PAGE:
The author Jim C Hines sparked a conversation on Twitter after posting a picture of the all-white past, present and future chairs of WorldCon and coining the hashtag #DiversityinSFF. As the South African books blogger Lauren Smith wrote, it’s a problem often talked about in SFF circles. “These genres – or at least their English-language versions – lack diversity, with the major problem being that white male authors and straight, white, predominantly male characters are favoured,” she said, adding that it’s clear “who and what is underrepresented: anyone who is POC [person of colour], female, gay, transgendered; settings and cultures that aren’t North American or European; non-western folklore and mythology”.
Saladin Ahmed, who was born in Detroit and raised in a working-class, Arab American enclave in Michigan, was one of the non-white males at WorldCon: his novel Throne of the Crescent Moon was shortlisted for best novel at the Hugo awards, given out at the convention. He called for diversity in science fiction to be extended even further – to class. He tweeted: “Class diversity also needs to be part of #DiversityinSFF. I want fewer kings and starship captains, more coach drivers and space waitresses.”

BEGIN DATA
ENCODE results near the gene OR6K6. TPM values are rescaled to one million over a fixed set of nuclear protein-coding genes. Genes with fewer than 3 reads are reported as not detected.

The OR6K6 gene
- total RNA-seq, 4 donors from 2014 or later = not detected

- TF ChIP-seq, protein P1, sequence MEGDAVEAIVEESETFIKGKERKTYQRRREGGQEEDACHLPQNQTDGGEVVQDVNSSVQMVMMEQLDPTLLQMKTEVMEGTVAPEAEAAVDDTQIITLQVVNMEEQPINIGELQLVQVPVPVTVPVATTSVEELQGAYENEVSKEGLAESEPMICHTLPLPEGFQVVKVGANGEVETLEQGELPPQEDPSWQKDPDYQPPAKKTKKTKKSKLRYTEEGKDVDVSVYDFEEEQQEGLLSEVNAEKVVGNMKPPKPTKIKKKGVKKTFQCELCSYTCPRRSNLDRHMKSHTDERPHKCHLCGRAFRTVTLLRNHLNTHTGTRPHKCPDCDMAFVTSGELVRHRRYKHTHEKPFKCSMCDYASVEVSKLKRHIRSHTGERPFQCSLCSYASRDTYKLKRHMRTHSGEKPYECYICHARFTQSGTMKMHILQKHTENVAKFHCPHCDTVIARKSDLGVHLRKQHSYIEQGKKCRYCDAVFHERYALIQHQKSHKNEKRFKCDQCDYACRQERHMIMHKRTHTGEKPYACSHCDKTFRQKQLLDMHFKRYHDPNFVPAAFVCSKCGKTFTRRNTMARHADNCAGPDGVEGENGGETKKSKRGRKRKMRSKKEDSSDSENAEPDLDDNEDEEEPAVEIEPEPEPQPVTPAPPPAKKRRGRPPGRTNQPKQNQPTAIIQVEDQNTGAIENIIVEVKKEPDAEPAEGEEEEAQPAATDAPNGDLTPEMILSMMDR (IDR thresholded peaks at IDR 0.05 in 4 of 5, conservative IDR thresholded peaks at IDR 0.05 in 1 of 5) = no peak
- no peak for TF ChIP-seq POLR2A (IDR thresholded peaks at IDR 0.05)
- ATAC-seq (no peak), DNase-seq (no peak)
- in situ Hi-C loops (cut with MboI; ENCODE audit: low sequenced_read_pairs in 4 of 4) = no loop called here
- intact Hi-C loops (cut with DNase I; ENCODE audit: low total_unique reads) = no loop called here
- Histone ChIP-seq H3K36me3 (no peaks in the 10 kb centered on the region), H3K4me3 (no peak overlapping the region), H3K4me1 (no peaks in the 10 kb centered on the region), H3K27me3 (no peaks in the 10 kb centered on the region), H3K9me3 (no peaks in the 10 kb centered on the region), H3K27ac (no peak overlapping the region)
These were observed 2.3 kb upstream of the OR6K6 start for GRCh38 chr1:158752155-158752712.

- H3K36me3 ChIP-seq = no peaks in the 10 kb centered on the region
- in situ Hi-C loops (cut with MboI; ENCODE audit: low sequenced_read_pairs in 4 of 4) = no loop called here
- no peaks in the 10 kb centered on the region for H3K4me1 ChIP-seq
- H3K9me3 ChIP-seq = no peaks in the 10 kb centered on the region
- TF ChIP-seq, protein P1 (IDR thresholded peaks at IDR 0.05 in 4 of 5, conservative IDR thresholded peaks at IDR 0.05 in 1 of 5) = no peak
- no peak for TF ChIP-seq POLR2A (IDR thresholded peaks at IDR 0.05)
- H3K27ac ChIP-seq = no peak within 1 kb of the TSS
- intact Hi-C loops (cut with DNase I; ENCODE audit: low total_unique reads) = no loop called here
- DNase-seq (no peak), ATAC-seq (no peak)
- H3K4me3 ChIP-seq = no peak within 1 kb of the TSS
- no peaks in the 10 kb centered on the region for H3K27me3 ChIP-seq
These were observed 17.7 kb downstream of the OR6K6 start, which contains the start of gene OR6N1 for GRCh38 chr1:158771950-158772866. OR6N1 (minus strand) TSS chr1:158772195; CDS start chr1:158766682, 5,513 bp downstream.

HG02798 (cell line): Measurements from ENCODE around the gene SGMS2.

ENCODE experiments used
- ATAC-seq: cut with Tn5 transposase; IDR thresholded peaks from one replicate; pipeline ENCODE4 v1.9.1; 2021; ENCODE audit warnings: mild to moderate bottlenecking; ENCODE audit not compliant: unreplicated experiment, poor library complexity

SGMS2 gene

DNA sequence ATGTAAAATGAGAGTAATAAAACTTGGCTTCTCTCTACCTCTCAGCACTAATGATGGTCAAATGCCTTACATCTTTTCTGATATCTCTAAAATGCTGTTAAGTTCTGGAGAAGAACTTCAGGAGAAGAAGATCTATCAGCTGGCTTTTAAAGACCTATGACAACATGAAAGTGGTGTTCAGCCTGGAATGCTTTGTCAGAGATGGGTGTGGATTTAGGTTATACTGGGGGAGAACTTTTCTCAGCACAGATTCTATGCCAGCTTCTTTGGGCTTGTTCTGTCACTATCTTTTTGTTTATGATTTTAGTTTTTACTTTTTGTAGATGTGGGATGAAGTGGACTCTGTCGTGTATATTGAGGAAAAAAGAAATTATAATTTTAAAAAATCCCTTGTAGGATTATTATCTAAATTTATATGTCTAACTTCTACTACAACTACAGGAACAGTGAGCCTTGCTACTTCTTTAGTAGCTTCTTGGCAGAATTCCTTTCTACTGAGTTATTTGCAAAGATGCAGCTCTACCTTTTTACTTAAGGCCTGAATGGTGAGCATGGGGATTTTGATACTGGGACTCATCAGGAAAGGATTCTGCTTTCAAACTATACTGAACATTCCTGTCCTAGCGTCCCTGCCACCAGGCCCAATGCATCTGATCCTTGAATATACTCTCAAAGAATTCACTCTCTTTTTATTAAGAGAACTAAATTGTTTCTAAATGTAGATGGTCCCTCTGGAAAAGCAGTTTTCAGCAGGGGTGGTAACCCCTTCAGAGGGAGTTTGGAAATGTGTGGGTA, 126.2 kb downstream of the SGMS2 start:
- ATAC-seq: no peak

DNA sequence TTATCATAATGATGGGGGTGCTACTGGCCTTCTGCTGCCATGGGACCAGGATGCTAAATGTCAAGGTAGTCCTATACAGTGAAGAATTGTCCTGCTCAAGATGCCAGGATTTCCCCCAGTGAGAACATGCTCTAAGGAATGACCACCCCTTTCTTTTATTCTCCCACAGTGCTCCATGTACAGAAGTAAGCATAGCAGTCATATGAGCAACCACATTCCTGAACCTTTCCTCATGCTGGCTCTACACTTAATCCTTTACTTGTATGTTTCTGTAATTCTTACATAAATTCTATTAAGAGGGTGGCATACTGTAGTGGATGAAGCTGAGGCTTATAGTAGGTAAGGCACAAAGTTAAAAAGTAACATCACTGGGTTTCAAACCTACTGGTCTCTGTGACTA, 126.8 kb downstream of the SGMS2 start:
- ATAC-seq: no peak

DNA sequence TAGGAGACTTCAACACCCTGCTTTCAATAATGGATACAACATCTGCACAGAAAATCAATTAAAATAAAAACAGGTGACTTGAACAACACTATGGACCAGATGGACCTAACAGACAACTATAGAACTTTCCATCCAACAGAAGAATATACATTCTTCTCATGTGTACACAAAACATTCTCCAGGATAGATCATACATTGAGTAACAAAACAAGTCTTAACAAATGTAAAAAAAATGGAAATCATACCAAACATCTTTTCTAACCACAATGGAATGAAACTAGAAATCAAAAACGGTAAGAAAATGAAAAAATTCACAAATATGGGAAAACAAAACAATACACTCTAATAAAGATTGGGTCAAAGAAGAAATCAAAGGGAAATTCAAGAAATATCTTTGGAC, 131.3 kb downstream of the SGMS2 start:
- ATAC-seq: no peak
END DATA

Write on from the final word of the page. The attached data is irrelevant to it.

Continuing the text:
I can take Lefties who are concerned with the immiseration of the working class seriously. Usually I disagree with their diagonsis and prescription, but the concerns are intelligible and broadly serious. These sorts of cultural obsessions are infantile in light of more pressing material concerns in this world. On this specific point if you read William Sims Bainbridge’s Dimensions of Science Fiction you will note that fandom and authors tend to be disproportionately atheist, Jewish, and libertarian within the culture of science fiction. These are all minority persuasions, last I checked….